All of that was a setup to explain why he resigned in protest as Secretary of State Mike Pompeo’s top aide: He didn’t think Pompeo was helping support these diplomats as some of them were threatened to be drawn into the Trump administration to help Trump’s reelection:

In this context, frankly, to see the emerging information on the engagement of our missions to procure negative political information for domestic purposes, combined with the failure I saw in the building to provide support for our professional cadre in a particularly trying time, I think the combination was a pretty good reason to decide enough, that I had — I had no longer a useful role to play.

On politicizing the Foreign Service

McKinley also testified that diplomats serve an administration that is inherently political, of course, but they try to maintain their distance from all that.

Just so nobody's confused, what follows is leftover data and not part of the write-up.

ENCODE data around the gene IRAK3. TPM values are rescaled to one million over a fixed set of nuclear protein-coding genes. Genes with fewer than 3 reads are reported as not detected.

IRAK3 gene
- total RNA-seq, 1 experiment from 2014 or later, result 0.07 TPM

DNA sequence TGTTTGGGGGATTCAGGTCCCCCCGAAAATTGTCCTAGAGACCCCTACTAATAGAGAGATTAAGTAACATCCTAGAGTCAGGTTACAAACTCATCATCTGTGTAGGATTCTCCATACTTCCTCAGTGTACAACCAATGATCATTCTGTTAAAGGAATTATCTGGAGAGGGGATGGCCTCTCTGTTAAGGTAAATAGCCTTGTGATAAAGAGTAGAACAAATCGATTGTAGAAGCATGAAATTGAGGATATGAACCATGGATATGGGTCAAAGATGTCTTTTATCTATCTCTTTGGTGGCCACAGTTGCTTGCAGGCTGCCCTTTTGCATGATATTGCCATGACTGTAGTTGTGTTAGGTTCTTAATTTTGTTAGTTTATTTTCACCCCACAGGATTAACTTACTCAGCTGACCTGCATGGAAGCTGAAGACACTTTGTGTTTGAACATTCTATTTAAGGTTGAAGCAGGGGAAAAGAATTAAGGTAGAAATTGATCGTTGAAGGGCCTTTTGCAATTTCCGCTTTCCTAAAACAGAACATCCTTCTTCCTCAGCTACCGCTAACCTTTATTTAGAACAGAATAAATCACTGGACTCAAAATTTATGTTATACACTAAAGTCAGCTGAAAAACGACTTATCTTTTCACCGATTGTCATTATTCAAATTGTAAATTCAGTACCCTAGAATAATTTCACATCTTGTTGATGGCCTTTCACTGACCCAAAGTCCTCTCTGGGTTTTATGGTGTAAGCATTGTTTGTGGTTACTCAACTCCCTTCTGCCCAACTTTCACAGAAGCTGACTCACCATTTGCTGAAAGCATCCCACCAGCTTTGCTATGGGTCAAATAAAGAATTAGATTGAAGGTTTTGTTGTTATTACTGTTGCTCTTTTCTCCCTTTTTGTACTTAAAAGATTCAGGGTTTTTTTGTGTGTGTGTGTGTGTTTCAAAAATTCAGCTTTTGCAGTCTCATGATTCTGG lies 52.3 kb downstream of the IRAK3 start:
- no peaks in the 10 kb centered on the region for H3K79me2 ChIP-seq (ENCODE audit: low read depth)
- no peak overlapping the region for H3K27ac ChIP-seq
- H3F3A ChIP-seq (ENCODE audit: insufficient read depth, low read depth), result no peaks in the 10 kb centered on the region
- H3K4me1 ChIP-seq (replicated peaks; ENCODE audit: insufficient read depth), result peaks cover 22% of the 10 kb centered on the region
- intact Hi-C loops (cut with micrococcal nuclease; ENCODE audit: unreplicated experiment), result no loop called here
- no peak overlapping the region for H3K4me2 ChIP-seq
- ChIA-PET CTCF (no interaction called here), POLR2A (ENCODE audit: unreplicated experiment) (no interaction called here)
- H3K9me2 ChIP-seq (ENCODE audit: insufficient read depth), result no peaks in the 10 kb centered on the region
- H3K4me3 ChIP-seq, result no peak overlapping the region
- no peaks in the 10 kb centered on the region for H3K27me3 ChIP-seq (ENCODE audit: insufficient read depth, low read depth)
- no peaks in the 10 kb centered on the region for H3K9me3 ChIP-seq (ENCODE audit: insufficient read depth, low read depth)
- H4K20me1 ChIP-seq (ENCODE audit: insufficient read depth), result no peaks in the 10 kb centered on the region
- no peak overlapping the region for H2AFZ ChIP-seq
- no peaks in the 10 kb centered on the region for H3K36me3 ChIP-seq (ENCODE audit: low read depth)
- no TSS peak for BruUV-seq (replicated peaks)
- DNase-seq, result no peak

He talked about why that nonpartisan appearance matters and even somewhat paradoxically helps the president achieve his goals. If they were seen as a partisan diplomatic corps, other countries might not take them seriously:

I have seen other Foreign Services where it’s very clear what people’s political leanings are and, the more senior those bureaucrats are, how they play the game with different governments that are elected in their countries. The beauty of the Foreign Service, the Foreign Service that I’ve known through some incredibly difficult moments for our country and in bilateral relations with different places, is I don’t know the political views of the vast majority of my colleagues. They certainly don’t know mine. And we are able to work together and project working for the administration of the day. That’s absolutely central to our work. The day we begin to identify ourselves as partisan, that capacity to project support for the interests of the United States and to do our work for administrations we are bound to work for the administration that has been elected by the American people. But you begin to break that down if you begin to inject politics into the equation.